I freely admit to being at least a little and maybe a lot stuck in the past. Some people are like that. I'm a bit of a retro-grouch or worse according to some folks. More on that later.
Over the years I've crossed paths with some serious retro-grouches and one of the best ones was my late buddy "Crash." Crash, who's real name was Bob, stood a good bit past six feet tall and when I first met him was generally imposing in many ways from his wild hair to his mangled fingers. He was a Harley rider and a 1%er way before it was cool, like about 1958 or so. In the late 70s he still frightened most people who didn't know him personally. Funny thing though, little kids loved him, they seemed to see right through the rough exterior to the guy who would get down on the floor and talk to them about their world like it was his world.
In the late 1950's, drafted out of high school by a pro football team because of his size and strength, Crash quickly found he lacked the actual skills needed to play pro ball and got cut from the squad right away. Leaving training camp with some money in his pocket he did what any slightly aimless guy would do in the late '50s, he bought a used Harley and became one big, mean, ornery cuss on a motorcycle. He fell in with questionable people and from what I know, out did them on more than one occasion when it came to being tough. I asked him if he'd ever joined one of the well known gangs of the time and he said no, he preferred to ride alone and drink with whomever was around. When a fight broke out he'd side with whomever was buying the drinks that night, even if the fight was against the guys he had been drinking with the night before. When you're big enough and mean enough and strong enough I guess you can play like that.
One time drinking with some guys and discussing the acquisition of motorcycle parts at the Midnight Parts Company an outsider stated that his bike was so secure in his garage that no one could steal it. Wrong boast. Late in the evening Crash followed the guy home to see where he lived. The next evening Crash and a couple of other guys broke into the guy's garage, disassembled the well secured bike, and left it in pieces all over the garage floor. Said Crash as he told me the story "We didn't want his #$%$ bike, we just wanted to prove we could take it if we wanted it."
I asked him once how he got his nickname, nearly everyone who knew him, even his wife, called him "Crash." He said way back when, he'd been riding fast and a car made a left turn in front of him and he hit it square in the side. He and the car were both totalled. Riding buddies said it was the best crash they'd ever seen. The name stuck.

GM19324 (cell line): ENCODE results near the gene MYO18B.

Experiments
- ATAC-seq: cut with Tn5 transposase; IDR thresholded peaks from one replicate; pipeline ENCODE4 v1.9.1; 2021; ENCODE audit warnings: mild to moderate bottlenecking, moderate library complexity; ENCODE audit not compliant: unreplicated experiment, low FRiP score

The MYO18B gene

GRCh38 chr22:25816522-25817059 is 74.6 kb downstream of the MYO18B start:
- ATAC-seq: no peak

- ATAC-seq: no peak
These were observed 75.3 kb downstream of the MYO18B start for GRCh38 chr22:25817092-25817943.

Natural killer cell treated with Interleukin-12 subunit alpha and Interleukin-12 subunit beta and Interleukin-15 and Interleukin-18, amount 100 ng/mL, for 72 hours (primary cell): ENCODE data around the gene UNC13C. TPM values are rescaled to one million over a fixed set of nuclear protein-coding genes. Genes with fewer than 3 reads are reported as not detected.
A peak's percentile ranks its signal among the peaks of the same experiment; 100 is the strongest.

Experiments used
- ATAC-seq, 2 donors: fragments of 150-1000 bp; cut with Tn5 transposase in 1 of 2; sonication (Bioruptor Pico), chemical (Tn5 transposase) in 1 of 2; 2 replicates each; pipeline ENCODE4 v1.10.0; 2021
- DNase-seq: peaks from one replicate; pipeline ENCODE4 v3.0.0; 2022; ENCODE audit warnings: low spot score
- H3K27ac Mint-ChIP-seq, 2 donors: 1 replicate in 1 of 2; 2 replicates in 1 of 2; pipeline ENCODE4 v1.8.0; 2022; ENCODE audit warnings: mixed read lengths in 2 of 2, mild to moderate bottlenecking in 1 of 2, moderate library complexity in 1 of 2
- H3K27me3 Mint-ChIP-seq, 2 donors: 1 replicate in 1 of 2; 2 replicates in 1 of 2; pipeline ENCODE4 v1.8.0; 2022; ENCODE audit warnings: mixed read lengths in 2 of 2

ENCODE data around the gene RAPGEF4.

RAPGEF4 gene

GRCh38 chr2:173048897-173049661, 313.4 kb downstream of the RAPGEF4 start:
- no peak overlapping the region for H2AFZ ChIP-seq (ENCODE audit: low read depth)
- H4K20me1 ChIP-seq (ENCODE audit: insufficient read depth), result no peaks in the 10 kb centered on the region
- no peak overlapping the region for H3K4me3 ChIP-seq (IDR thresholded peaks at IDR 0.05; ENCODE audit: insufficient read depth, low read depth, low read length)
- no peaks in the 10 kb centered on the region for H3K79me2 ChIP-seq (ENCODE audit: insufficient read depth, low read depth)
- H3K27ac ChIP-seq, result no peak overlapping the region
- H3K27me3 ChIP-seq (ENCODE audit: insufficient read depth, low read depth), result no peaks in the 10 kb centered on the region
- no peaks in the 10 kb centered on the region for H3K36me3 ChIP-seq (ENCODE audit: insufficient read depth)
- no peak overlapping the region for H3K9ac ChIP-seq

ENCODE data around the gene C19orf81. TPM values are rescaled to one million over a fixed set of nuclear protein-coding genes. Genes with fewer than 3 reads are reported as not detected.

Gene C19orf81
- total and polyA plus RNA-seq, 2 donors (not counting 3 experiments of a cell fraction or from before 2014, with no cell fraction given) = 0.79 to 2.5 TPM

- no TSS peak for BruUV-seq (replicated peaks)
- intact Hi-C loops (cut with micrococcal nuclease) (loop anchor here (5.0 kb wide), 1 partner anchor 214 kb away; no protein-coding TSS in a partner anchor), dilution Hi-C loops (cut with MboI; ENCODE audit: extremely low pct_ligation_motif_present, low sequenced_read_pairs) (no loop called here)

When Crash and I hung out together it was later in his life after he had parked the bike and kinda sorta settled down to a wife and kids and the benign hobby of building radio controlled model airplanes. He'd built model airplanes as a kid the way many kids did in the past and as an old guy, looking for some way to relax that was socially acceptable, he returned to building models. His chopped '48 Harley sat out behind his house in a shed, under a tarp, just in case the solid citizen thing didn't take though. He finally sold the bike a number of years back when crippled by arthritis and assorted ailments, it was clear to him that he'd not be able to ride it again even if he wanted to. He told me after the Harley was gone he regretted selling the machine even if he couldn't ride it. Sad day.
Crash would often sit at the counter of the little store I owned in those days and we'd swap stories about bikes and riding. Although his wild days were long behind him he really didn't understand my choices in modern bikes, my penchant for 400 mile day rides with no tavern stops, and my lack of a good black leather jacket. And his stories were always way more interesting than mine as mine didn't normally include bar fights, guns, and breaking both of someone's collar bones because "it takes the fight right out of them."
Crash was always scornful of my German and Japanese bikes and as we'd argue bikes and riding he always come back to the statement that one day I'd "have to grow a pair" and buy a Harley. I told him I didn't need a Harley to be tough and I'd kick his a--- any time I darn well pleased. It was a friendly and running joke between us for a long time and we both knew it was bull. I never doubted and I'm sure he didn't, that he could have sent me into the next life with one punch.
When I did finally get around to buying a new Harley in 1986 I snapped a picture of it and took the picture with me on a trip to visit family and friends in California. Standing and shooting the breeze at the model airplane field with Crash I proudly pulled out the picture of my new '86 Softail Custom and showed it to him. "Bah" he snorted derisively, "A new one. There hasn't been a REAL Harley-Davidson since '48." He was serious too. You see, for some folks, right or wrong, the old ways and old stuff are still the best or at least the most reflective of what they were and who they still are. People like Crash are genuine individuals and remain individuals to the very end. Crash has been gone a few years now and he is missed by many people. R.I.P. my friend. I still say I could have kicked your a--- any time I wanted to.